By Kyle Anderson
Updated July 27, 2017 at 12:54 PM EDT
Credit: Kevin Winter/Getty Images

For a lot of hip-hop fans, Tupac Shakur never really died.

Some legitimately believed that, like Elvis before him, Shakur actually faked his own death to duck out of the spotlight. For others, tracks like “California Love” and “I Get Around” simply lend him a less literal kind of immortality.

Of course, that was before the man himself “materialized” on stage at the closing night of the first weekend of the Coachella Valley Music & Arts Festival and stole the entire Coachella conversation. “Tupac hologram” almost instantly became one of the most-searched phrases on the Internet, and now more information is emerging about the exceptionally weird technological trick pulled off by headliners Dr. Dre and Snoop Dogg.

According to The Wall Street Journal, the hologram was crafted by the Digital Domain Media Group, the visual effects house co-founded by James Cameron and responsible for cutting-edge film tricks in movies like Titanic, Tron: Legacy, the Transformers series, Real Steel, and The Curious Case of Benjamin Button. Digital Domain has won a total of seven Oscars: Four Scientific and Technical prizes for its software innovations, and three for Best Visual Effects on Titanic, What Dreams May Come, and Benjamin Button.

In an interview, Digital Domain’s chief creative officer Ed Ulbrich drove home the fact that the hologram was a fresh creation and not simply a projection of found footage. “To create a completely synthetic human being is the most complicated thing that can be done,” Ulbrich said. “This is not archival footage. This is an illusion. This is the beginning. Dre has a massive vision for this.”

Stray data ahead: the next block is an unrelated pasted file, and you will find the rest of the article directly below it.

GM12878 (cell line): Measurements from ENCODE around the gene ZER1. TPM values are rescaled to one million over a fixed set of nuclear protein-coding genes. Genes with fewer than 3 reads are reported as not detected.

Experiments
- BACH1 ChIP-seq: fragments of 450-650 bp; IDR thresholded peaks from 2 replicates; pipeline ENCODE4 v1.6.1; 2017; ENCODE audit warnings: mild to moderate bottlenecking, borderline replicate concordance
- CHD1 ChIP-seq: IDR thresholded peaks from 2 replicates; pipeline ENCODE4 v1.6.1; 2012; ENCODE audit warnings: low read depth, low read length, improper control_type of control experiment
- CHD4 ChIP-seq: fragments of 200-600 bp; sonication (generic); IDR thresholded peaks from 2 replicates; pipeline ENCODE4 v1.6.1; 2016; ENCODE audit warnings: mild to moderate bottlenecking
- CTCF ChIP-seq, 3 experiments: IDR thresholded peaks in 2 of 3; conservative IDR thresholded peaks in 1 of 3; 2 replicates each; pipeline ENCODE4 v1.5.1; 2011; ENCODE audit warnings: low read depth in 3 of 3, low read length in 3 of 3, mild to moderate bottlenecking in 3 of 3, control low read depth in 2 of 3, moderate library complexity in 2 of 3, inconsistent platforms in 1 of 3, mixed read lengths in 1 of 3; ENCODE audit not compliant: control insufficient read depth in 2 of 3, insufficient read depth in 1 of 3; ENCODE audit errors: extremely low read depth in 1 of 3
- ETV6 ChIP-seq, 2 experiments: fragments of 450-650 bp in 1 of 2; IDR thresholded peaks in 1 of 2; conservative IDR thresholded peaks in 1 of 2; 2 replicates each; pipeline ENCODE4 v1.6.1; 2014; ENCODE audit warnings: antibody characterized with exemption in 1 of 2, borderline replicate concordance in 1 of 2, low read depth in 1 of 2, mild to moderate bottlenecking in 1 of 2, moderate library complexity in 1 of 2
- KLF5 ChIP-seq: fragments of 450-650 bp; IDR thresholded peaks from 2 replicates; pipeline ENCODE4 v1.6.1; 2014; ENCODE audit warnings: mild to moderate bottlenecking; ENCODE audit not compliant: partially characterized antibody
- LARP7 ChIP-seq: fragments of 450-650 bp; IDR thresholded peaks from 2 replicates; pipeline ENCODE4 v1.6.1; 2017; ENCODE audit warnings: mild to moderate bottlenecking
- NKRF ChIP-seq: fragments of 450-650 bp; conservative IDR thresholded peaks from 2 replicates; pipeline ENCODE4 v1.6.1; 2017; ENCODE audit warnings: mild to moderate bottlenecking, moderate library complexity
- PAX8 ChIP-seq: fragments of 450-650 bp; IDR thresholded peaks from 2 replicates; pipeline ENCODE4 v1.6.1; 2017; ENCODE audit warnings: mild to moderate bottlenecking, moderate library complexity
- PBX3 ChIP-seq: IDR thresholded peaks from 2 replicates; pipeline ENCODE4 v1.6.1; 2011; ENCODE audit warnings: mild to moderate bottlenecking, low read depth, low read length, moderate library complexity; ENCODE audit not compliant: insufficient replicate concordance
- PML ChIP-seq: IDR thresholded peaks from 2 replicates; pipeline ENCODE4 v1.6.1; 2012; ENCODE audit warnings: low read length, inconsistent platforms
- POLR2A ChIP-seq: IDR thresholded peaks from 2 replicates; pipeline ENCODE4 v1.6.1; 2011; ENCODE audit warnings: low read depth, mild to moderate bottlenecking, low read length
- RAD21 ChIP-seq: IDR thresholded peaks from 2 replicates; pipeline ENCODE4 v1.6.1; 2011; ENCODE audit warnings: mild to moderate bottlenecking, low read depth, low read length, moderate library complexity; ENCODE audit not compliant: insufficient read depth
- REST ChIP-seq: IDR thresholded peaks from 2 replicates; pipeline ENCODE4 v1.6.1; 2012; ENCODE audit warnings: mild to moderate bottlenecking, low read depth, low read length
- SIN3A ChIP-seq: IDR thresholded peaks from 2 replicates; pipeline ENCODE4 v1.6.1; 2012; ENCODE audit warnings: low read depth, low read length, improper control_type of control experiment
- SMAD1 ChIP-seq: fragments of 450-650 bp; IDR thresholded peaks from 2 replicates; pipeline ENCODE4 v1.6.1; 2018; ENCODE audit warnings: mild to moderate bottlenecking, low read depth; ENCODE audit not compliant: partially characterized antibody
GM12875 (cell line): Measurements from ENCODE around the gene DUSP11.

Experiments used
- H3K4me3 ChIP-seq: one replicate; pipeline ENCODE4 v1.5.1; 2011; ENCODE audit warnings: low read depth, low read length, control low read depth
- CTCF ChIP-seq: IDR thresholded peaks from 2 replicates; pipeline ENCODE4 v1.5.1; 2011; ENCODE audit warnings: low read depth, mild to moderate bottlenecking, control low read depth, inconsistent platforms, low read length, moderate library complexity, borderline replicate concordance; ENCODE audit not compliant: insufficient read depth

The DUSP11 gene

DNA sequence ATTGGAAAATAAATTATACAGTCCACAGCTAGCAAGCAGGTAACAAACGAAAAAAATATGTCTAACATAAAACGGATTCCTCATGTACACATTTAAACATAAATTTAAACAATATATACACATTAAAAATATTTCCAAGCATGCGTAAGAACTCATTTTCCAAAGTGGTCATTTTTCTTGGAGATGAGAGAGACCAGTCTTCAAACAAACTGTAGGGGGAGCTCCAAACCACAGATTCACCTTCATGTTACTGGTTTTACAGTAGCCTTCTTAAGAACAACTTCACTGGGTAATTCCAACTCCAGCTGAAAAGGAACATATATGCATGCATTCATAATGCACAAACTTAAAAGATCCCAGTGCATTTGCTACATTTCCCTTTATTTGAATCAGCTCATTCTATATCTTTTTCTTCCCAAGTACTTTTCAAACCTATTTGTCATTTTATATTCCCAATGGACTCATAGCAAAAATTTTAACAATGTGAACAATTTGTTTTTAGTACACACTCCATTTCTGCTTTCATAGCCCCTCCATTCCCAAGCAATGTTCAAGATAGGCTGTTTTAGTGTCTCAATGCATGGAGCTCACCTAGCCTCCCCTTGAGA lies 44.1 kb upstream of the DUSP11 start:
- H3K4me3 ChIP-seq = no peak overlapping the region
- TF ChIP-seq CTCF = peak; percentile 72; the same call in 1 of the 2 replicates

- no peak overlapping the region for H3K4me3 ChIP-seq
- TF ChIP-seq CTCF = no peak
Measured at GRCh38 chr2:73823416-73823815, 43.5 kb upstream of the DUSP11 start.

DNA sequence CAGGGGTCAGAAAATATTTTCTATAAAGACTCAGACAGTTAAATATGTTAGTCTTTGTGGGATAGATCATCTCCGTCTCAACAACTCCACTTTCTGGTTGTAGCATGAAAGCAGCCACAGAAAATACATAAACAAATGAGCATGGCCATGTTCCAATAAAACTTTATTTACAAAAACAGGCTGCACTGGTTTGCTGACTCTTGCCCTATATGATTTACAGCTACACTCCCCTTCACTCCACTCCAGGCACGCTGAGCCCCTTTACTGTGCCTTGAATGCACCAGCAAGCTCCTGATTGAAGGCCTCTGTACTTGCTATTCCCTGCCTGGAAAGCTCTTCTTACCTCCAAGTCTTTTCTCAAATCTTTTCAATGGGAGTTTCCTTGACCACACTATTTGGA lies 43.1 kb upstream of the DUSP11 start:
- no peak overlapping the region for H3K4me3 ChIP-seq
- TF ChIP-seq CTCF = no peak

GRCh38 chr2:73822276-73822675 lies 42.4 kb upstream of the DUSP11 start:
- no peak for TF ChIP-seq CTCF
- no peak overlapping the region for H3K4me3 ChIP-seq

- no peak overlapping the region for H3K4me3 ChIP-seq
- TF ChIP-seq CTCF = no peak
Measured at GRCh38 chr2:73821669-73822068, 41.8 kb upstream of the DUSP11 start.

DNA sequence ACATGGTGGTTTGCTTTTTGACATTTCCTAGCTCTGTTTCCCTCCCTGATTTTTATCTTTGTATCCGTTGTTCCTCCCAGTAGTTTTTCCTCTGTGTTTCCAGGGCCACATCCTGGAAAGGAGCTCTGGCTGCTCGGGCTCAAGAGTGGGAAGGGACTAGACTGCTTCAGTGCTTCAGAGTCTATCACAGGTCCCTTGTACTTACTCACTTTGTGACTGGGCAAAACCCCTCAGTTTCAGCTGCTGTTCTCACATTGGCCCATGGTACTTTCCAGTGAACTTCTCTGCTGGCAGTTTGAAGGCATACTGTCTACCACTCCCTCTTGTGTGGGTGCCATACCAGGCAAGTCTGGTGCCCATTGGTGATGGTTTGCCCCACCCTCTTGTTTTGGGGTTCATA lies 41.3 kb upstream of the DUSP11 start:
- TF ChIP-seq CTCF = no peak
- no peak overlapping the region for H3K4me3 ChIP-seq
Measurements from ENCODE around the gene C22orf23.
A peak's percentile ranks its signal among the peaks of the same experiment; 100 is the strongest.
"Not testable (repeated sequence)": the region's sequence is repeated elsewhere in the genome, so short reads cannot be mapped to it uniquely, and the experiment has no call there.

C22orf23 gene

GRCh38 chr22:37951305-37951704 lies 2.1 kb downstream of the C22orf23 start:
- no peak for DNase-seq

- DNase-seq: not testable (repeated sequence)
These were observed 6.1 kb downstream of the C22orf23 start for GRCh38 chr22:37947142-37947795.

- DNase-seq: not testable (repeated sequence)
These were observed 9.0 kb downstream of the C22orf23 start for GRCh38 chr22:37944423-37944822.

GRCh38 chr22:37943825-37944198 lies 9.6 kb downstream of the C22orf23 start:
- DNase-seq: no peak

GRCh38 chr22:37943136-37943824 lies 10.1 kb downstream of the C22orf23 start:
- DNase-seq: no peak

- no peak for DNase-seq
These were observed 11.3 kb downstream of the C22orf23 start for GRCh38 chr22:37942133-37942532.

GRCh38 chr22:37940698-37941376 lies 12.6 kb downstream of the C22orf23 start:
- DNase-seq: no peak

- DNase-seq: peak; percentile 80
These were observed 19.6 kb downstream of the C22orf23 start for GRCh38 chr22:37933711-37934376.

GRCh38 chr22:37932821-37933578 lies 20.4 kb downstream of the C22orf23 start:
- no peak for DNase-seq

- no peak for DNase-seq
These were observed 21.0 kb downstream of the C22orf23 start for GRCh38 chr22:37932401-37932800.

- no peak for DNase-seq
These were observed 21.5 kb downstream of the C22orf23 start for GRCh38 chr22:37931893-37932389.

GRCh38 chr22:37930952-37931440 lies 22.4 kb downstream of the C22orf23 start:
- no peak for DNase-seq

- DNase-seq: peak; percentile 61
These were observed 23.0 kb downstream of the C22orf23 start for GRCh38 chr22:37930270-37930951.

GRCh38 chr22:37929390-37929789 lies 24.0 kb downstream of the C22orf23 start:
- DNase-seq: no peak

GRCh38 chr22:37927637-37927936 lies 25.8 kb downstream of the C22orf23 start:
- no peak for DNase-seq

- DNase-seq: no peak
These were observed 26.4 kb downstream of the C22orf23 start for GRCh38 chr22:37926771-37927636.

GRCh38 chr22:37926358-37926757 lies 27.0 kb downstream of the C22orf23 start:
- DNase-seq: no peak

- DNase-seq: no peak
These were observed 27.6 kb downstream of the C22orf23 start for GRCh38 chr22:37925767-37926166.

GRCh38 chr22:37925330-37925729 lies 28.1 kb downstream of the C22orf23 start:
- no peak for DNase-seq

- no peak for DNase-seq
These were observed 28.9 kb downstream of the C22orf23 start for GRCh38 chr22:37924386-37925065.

Once the CGI creation was built, it was then projected onto the stage by a company called AV Concepts. How’d they do it? By using a 19th-century mirror trick. How spectacularly old-school!

What Dre’s “vision” is remains hazy, though there are already rumors that the Tupac hologram could be part of a larger tour. It would make sense for Dre to keep it going, since the project was estimated to have cost well over $100,000. And who is to say Eazy-E won’t show up when Coachella does it all over again this coming weekend?

Perhaps the best thing to emerge from all this? The fact that somebody is tweeting on behalf of Tupac’s ghostly visage. Not only that, but he’s picking up right where the late Shakur left off back in 1996. The highlight so far: “So Puffy is Diddy now? Why this n—- always give himself names that sound like venereal disease symptoms?” Picture him trollin’!

Now that you’ve had a day to process the whole thing, what’s your take on the Tupac hologram? Is it an inventive, entertaining technological display or simply another case of corpse-sploitation for the sake of empty nostalgia? Hit’em up in the comments below.